The Individualized Educational Program (IEP)
The document that guides the education of a student with disabilities is called an Individualized Education Program or IEP. Every child who receives special education services must have an IEP. This document is developed by the IEP team and includes information about your child's present level of educational performance along with goals that have been set for your child to achieve during the school year. The IEP specifically defines where, what kind of and how often special education and related services will be provided. It identifies the tests or other methods of assessment that will be used to decide if your child is meeting the annual goals. The IEP includes information about how and when your child's progress will be reported to you. IEPs are reviewed at least one time each year and more often if needed. You or another member of the IEP team may request an IEP meeting.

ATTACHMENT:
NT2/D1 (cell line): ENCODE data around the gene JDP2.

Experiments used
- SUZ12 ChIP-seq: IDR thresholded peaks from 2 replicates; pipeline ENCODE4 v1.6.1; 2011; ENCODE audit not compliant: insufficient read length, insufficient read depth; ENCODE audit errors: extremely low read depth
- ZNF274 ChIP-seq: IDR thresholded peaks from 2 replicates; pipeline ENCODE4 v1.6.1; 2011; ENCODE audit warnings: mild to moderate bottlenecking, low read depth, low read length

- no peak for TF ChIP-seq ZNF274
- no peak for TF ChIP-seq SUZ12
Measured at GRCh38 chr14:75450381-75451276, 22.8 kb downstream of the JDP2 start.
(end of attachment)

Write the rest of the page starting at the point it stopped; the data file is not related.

Writing the IEP
When the evaluation process determines that your son or daughter is in need of specially designed instruction, you will receive an Invitation to Participate in an Individualized Education Program (IEP) Team Meeting. The Invitation to Participate is a written notice of when, where, and why the meeting will be held, and a list of the people who are invited to attend.
The IEP team will write your child's Individualized Education Program (IEP). It includes a description of all the programs and services that are necessary to help your son or daughter be successful in school. In writing the IEP, the team uses the information that is contained in your child's Evaluation Report (ER). As a parent, you are a valuable IEP team member, so it is important for you to attend these meetings. Meetings are scheduled to fit your schedule and the school officials' schedules, at a mutually agreed upon location. If the date or time is not convenient, you may ask for a change. Parents may also participate by telephone if it is impossible for them to attend the meeting in person.